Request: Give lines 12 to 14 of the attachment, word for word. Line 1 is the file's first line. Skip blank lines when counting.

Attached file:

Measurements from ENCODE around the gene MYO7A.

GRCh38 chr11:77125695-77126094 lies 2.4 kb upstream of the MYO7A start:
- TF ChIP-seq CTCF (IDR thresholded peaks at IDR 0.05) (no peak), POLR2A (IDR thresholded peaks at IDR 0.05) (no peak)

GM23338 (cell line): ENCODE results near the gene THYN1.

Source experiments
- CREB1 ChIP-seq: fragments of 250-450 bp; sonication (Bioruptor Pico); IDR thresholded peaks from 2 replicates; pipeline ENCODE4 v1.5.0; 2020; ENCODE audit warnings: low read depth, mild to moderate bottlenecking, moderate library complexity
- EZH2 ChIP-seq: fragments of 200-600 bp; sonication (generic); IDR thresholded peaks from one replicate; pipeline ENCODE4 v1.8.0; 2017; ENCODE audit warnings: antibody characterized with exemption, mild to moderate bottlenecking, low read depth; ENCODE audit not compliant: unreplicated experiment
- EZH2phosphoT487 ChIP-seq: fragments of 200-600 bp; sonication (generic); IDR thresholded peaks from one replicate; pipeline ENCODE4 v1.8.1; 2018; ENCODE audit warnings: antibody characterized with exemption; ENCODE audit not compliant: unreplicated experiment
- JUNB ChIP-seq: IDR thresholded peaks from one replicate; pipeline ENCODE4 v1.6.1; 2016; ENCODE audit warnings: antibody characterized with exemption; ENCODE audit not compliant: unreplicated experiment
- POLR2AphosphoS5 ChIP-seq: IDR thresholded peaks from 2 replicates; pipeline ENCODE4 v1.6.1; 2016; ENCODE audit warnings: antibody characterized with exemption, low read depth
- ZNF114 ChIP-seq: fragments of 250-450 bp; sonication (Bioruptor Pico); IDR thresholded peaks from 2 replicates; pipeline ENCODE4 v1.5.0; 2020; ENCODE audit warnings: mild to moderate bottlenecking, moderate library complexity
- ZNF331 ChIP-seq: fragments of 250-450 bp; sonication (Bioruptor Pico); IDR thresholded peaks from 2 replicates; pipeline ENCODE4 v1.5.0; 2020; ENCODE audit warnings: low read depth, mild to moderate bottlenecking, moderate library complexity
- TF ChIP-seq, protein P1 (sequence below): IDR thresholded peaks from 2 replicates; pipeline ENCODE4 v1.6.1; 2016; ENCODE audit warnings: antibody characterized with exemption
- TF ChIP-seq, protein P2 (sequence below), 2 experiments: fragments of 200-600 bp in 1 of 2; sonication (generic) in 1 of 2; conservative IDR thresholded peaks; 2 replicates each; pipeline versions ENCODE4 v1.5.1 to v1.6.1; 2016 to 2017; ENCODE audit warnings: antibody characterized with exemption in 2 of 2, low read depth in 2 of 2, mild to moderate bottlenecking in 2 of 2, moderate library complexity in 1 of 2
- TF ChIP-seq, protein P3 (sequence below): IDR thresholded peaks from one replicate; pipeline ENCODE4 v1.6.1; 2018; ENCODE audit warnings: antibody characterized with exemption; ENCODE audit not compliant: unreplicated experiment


- ZNF331 ChIP-seq: fragments of 250-450 bp; sonication (Bioruptor Pico); IDR thresholded peaks from 2 replicates; pipeline ENCODE4 v1.5.0; 2020; ENCODE audit warnings: low read depth, mild to moderate bottlenecking, moderate library complexity
- TF ChIP-seq, protein P1 (sequence below): IDR thresholded peaks from 2 replicates; pipeline ENCODE4 v1.6.1; 2016; ENCODE audit warnings: antibody characterized with exemption
- TF ChIP-seq, protein P2 (sequence below), 2 experiments: fragments of 200-600 bp in 1 of 2; sonication (generic) in 1 of 2; conservative IDR thresholded peaks; 2 replicates each; pipeline versions ENCODE4 v1.5.1 to v1.6.1; 2016 to 2017; ENCODE audit warnings: antibody characterized with exemption in 2 of 2, low read depth in 2 of 2, mild to moderate bottlenecking in 2 of 2, moderate library complexity in 1 of 2